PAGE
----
From Cadw Welsh Historic Monuments

Denbigh Castle

Denbigh, Wales


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So it was that Denbigh fell into English hands. Immediately following the capture of the Welsh stronghold, on the 16 October 1282 the campaign commander in the district, Henry de Lacy, earl of Lincoln was given direction to build Denbigh Castle by King Edward I.

The troubled state of affairs in the early 1400's was not resolved during the Wars of the Roses. Denbigh castle and lordship, which had long been in the hands of the Mortimer family, was to become one of the main centres of support for the dukes of York and the Yorkist cause in Wales. The Lancastrian King Henry VI, however appointed his half-brother Jasper Tudor, earl of Pembroke, to the post of constable of Denbigh Castle in 1457. This was an empty gesture until Jasper could actually occupy the castle.

On two occasions Jasper did launch determined attacks on Denbigh; he held it for a few months in 1460-61, just after the death of Richard, duke of York, at the battle of Wakefield. But this only lasted until the success of York's son Edward (later King Edward IV) at the battle of Towton. On his second attempt, in 1468, Jasper Tudor failed to take the castle, but burnt the town within the walls.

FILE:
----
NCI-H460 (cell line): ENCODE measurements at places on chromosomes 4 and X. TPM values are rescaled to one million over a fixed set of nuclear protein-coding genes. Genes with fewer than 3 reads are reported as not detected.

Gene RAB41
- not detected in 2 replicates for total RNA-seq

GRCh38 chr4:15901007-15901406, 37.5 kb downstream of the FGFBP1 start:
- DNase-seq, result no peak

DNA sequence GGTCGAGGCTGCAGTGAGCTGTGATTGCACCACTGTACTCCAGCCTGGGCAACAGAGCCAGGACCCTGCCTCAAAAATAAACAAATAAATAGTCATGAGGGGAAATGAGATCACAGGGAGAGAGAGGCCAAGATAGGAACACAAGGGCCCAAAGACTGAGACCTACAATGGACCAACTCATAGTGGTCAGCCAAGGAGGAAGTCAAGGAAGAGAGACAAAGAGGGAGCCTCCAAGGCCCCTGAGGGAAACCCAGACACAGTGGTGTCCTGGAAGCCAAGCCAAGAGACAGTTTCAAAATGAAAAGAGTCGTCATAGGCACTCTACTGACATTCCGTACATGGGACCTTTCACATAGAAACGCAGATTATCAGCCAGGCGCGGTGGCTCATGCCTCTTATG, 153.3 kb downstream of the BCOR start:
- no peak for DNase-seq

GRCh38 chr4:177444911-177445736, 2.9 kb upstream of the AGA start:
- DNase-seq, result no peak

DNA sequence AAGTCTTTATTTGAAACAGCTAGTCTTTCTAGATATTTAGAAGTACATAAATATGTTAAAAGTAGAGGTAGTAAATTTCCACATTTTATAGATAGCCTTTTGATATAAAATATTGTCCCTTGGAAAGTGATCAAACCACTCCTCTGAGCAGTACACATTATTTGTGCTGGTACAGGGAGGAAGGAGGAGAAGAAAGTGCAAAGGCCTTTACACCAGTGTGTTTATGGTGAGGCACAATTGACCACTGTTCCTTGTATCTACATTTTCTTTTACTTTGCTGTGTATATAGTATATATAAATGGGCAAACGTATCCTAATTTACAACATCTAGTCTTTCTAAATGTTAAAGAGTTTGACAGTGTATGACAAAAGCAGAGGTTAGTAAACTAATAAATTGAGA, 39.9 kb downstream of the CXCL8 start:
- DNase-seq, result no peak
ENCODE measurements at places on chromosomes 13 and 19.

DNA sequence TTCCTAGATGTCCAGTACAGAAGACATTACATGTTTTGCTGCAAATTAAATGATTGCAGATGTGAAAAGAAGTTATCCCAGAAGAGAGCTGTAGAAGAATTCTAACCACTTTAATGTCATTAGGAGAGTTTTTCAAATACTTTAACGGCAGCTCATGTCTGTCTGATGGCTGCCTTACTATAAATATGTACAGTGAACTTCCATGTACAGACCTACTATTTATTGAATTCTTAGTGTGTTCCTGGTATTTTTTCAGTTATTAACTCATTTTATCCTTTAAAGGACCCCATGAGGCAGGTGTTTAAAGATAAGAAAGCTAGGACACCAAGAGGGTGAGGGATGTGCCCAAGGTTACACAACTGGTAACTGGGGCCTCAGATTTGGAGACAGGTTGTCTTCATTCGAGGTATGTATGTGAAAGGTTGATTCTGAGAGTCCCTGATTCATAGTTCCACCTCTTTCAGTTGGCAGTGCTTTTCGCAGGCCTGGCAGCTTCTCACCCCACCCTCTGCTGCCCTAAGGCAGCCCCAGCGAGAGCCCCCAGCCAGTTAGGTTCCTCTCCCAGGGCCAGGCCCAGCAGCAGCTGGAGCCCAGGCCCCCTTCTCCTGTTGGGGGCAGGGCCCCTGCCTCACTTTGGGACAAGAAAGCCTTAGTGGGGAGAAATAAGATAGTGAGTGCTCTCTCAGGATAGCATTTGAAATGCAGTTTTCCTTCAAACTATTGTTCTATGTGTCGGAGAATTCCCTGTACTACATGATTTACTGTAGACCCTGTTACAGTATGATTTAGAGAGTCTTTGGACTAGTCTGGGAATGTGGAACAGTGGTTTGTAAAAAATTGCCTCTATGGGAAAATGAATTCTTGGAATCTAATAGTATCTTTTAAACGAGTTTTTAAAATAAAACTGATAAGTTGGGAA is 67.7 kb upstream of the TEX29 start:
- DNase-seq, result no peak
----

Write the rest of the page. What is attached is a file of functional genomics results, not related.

It was claimed that because of this disaster the townsfolk moved away from the hilltop defenses, and established a new town on the lower ground where the present market place is situated. The cellars under some of the shops may date from this move, though the arcade which support the houses over those shops are most probably of the late Tudor or early Stuart periods.

When it was first built the castle needed the town as an added protection but now 200 years later the townsfolk did not wish to be a prime target as they shielded the castle.

During the sixteenth century little was done beyond carrying out some routine maintenances under Robert Lloyd who was described as 'clerk of the works and repairs'. Under the Tudors, particularly Henry VIII and Elizabeth I, there were regular surveys made to assess costs of repair and to determine whether in time of peace these castles were necessary to the Crown or whether they should be sold or demolish to save costs.